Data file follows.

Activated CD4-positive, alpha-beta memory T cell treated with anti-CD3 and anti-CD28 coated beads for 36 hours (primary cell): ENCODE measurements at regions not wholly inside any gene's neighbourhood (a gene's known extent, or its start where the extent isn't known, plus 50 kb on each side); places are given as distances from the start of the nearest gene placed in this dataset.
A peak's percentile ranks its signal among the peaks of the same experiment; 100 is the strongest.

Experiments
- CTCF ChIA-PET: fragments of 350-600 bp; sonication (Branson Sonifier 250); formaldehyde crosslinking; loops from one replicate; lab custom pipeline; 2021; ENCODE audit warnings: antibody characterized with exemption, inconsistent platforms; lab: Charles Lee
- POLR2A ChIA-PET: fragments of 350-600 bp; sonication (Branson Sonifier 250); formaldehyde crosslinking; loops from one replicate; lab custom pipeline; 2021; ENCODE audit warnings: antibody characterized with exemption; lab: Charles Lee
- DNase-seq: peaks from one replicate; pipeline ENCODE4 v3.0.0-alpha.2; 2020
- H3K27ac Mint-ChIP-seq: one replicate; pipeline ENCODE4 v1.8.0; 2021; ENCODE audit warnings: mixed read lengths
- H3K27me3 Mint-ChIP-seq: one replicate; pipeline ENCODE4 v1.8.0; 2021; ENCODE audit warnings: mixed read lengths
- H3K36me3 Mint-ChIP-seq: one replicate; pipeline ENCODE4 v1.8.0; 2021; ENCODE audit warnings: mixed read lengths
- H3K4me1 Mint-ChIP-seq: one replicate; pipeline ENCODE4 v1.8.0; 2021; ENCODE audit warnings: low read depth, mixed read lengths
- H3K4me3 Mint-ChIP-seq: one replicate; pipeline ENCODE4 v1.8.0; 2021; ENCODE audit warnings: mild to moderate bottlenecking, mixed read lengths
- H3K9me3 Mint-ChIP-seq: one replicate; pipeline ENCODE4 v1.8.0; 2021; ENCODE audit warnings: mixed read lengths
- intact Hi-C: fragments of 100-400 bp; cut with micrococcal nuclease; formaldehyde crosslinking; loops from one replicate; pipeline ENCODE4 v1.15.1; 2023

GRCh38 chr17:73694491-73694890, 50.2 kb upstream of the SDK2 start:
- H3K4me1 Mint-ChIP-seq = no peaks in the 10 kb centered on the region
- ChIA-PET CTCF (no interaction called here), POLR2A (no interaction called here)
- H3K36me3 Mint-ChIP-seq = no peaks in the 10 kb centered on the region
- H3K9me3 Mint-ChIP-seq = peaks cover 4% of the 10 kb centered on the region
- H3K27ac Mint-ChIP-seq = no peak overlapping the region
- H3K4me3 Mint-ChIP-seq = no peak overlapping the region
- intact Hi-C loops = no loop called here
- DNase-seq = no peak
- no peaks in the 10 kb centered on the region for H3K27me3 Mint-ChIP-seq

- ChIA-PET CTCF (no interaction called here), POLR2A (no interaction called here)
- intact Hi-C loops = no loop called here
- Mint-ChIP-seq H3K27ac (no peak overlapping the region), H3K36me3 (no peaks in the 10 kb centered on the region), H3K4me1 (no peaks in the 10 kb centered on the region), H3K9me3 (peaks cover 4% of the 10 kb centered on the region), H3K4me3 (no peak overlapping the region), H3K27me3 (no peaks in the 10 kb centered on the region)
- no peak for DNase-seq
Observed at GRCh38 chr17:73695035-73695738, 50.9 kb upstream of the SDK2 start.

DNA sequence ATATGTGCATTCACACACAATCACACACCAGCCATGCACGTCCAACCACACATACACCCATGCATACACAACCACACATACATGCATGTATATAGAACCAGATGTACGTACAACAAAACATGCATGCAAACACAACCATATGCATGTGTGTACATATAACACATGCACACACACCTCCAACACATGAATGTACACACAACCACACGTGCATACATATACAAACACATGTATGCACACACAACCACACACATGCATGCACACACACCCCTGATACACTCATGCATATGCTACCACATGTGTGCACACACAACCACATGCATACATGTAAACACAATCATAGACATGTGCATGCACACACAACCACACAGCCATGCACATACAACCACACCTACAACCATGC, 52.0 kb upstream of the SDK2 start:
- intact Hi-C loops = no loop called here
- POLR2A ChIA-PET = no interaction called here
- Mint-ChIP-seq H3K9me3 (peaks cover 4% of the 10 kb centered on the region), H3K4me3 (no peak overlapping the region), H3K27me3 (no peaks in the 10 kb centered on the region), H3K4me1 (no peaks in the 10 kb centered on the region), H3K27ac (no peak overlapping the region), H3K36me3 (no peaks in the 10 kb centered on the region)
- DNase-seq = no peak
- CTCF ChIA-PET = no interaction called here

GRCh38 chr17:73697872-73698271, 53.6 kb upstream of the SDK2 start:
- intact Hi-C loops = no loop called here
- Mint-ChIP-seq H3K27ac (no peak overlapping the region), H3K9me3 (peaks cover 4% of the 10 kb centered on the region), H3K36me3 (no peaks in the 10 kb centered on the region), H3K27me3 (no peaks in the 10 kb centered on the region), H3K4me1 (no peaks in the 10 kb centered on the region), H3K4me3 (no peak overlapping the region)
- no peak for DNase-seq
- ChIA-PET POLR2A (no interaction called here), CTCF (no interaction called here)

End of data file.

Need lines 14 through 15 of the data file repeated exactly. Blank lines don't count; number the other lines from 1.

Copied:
GRCh38 chr17:73694491-73694890, 50.2 kb upstream of the SDK2 start:
- H3K4me1 Mint-ChIP-seq = no peaks in the 10 kb centered on the region